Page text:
Ash Wednesday, February 26, 2020. The Great fast joins the Church with Jesus in his 40 days of desert sojourn.



Every effort should be made to schedule communal celebrations of the sacrament of Reconciliation during the season of Lent.  See Rite of Penance for service of the Prodigal Son, n.31 or Beatitudes, n.37.  No parish may schedule or advertise "general absolution".  Although individual confessions may be scheduled in the parishes according to the pastoral need, Lenten Communal Penance Services should neither be scheduled during the days of the Triduum, nor the Tuesday of Holy Week, April 7, 2020 to allow priests and people to attend the 7pm Chrism Mass at St. Joseph Cathedral.

LITURGY OF THE DOMESTIC CHURCH: for Lenten practices: Fasting, Almsgiving and The Penitential Psalms, see CHBP, 2012, pp 96 - 107.


Thursday, March 19, 2020 The Solemnity of St Joseph Spouse of the Blessed Virgin Mary.  "Blessing of St. Joseph's Table": Bread and beans for the poor and hungry.  See CBHP, 2012, pp 140 - 141.  



Palm Sunday, April 5, 2020. "Placing of Branches in the home" CHBP pp 108-109. 


In planning and scheduling services, "care should be taken especially during Holy Week and the Easter Triduum not to stage the various liturgies as "Passion Plays" (Lectionary for Masses with Children, 52).  The Assembly of the Baptized is primarily a participatory act, rather than passive onlookers at a spectator event.



Funeral Masses are NOT permitted on Holy Thursday morning or during the days of the Easter Triduum.  On these days, the body of the deceased may be brought to the church and the Funeral Liturgy Outside of Mass may be celebrated.


According to the Church's ancient tradition, all Masses without a congregation are prohibited on this day.  The Mass of the Lord's Supper is celebrated in the evening.  No additional Masses are to be scheduled.  For serious pastoral need and only with the permission of the local Ordinary, may another Mass be celebrated in the evening or morning (see Circular Letter Concerning the Preparation and Celebration of Paschal Feasts, 47 and Missale Romanum III, "Thursday of the Lord's Supper at the Evening Mass", 3) Bishop's Committee on the Liturgy Newsletter, March/April 2003).



"The celebration of the Lord's Passion is to take place in the afternoon, at about three o'clock.  For pastoral reasons, an appropriate time will be chosen in order to allow the people to assemble more easily, for example, shortly after midday or in the late evening, however, not later than nine o'clock" (Circular Letter Concerning the Preparation and Celebration of Paschal Feasts, 78).  The same instruction is repeated in the new edition of the Missale Romanum.  Holy Communion may only be distributed during the Solemn Celebration of the Passion.  No other communal distribution or Holy Communion may take place on Good Friday (for example, during Stations of the Cross or other secondary services.  Holy Viaticum may be given at any time).



"On Holy Saturday the Church is, as it were, at the Lord's tomb, meditating on his passion and death, and on his descent into hell, and awaiting his resurrection with prayer and fasting.

The image of Christ crucified or lying in the tomb, or the descent into hell, which mystery Holy Saturday recalls, as also an image of the sorrowful Virgin Mary may be placed in the church for the veneration of the faithful." (Circular Letter Concerning the Preparation And Celebration Of The Easter Feasts. 1988, 73-74.)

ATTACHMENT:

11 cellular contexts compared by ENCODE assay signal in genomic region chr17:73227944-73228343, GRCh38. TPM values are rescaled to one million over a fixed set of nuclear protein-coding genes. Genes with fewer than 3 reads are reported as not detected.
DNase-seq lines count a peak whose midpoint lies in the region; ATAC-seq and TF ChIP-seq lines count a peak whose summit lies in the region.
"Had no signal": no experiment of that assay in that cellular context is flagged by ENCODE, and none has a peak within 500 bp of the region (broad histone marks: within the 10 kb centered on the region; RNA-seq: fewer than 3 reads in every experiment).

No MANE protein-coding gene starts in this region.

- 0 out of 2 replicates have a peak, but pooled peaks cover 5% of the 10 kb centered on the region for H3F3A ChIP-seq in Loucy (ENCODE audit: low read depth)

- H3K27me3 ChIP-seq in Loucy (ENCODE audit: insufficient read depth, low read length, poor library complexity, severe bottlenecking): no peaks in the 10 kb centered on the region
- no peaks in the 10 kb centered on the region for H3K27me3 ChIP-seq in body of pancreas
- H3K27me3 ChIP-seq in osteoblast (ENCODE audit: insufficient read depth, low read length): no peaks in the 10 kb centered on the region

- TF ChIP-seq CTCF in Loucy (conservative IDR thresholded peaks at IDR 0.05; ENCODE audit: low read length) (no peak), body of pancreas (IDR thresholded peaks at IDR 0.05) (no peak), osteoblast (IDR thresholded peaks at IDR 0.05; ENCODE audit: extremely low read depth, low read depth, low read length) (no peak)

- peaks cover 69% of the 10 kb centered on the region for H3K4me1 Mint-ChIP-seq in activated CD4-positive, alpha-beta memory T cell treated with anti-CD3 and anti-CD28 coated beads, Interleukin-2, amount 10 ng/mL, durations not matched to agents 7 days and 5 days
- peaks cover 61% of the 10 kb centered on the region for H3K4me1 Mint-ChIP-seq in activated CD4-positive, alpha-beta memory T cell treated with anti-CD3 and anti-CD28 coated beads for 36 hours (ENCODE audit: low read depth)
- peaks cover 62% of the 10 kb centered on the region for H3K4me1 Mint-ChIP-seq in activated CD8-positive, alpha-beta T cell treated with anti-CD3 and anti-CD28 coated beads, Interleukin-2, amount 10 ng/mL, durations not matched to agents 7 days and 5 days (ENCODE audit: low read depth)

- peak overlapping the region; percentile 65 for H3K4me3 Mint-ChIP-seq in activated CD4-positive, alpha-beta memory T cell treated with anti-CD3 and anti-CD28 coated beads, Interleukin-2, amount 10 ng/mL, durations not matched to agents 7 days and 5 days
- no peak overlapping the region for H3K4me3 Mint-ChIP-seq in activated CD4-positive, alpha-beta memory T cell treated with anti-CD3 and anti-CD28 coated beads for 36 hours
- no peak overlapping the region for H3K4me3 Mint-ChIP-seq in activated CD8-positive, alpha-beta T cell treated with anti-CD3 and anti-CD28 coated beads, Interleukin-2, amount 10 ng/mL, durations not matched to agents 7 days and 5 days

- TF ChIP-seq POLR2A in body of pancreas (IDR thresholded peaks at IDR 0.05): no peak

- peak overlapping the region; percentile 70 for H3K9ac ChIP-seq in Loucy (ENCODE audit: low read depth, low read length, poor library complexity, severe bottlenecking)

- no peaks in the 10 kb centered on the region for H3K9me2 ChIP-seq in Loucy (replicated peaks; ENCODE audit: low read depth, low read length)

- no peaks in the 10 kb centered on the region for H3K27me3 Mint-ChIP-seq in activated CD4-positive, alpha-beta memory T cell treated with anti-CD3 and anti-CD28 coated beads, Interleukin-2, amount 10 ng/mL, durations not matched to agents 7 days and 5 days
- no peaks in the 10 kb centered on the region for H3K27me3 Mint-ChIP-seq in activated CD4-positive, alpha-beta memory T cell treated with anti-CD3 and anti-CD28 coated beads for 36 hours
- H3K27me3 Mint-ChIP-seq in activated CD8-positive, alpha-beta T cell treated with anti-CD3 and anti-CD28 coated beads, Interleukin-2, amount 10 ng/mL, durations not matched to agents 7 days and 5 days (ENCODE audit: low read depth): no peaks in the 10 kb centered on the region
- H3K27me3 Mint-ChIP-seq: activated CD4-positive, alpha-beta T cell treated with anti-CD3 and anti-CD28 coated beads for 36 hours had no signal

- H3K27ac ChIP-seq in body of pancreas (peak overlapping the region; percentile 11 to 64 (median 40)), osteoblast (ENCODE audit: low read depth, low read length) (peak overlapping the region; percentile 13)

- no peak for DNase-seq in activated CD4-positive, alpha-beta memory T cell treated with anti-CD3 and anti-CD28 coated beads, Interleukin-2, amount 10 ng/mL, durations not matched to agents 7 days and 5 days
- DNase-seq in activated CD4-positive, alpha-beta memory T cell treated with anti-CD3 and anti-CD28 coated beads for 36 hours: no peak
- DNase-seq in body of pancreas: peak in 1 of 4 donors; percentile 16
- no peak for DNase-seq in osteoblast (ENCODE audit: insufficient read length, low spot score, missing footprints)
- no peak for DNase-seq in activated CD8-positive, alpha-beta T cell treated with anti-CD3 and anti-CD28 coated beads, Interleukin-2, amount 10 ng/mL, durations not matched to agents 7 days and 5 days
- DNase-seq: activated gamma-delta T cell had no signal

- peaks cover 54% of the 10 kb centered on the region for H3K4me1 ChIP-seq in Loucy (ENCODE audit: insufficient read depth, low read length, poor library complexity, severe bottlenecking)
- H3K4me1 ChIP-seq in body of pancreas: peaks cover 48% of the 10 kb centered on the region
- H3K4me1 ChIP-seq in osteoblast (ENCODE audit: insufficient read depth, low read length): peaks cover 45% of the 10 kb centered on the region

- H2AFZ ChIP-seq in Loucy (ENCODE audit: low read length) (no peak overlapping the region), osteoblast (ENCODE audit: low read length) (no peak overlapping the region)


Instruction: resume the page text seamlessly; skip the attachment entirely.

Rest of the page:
Order of Blessing of Food for the First Meal of Easter, BB, 1989, nn. 1701-1723.



Wherever appropriate, pastors should raise parishioners' awareness of the original and most ancient of all Christian preparatory fasts: the paschal fast, encouraging fasting and/or abstinence through to Easter Communion, the original "break-fast of believers". May they join their full Paschal fasting to Jesus’ suffering and burial, for renewal in the Buffalo Diocese, for priests, the faithful and anyone who has undergone mental or physical abuse.

In this manner the baptized keep vigil of prayer with the Elect approaching the Easter Vigil with lightened and uplifted spirits (Constitution on the Sacred Liturgy-1963, 110b; Universal Norms of the Liturgical Year-1969, 20).



The Paschal Vigil is not an anticipated Mass, but a true vigil and, therefore, it may not begin until nightfall.  This means that the Easter Vigil should be scheduled 30 to 45 minutes after sunset to assure darkness.  "The entire celebration of the Easter Vigil takes place at night. It should not begin before nightfall.  This rule is to be taken according to its strictest sense"  (Universal Norms on the Liturgical Year-1969, 21; Circular Letter Concerning the Preparation and Celebration of Paschal Feasts, 1988, 78).

Sunset will take place at about 7:53 PM on Holy Saturday, April 11, 2020.

This means that the Easter Vigil is not to begin before 7:30 p.m.

Sunset will take place at about 7:44 PM on Holy Saturday, April 3, 2021.

". . . it is never permitted to celebrate the entire Easter Vigil more than once in a given church or to anticipate the Mass of Easter before the vigil . . ." (Roman Missal III, "The Easter Vigil in the Holy Night", 3) "The celebration of the Easter Vigil for special groups is not to be encouraged, since above all in this vigil the faithful should come together as one and should experience a sense of ecclesial community."  (Circular Letter Concerning the Preparation and Celebration of Paschal Feasts, 94)

"The rubrics of Missale Romanum III remind us that this mother of all vigil is the 'greatest and most noble of all solemnities' and it is to be unique in every single Church.  (Missale Romanum III, "The Easter Vigil in the Holy Night", 2) . . . Therefore, the Easter Vigil does not correspond to the usual Saturday evening Mass and its character is unique in the cycle of the liturgical year."  (Bishops Committee on the Liturgy Newsletter, January 2003)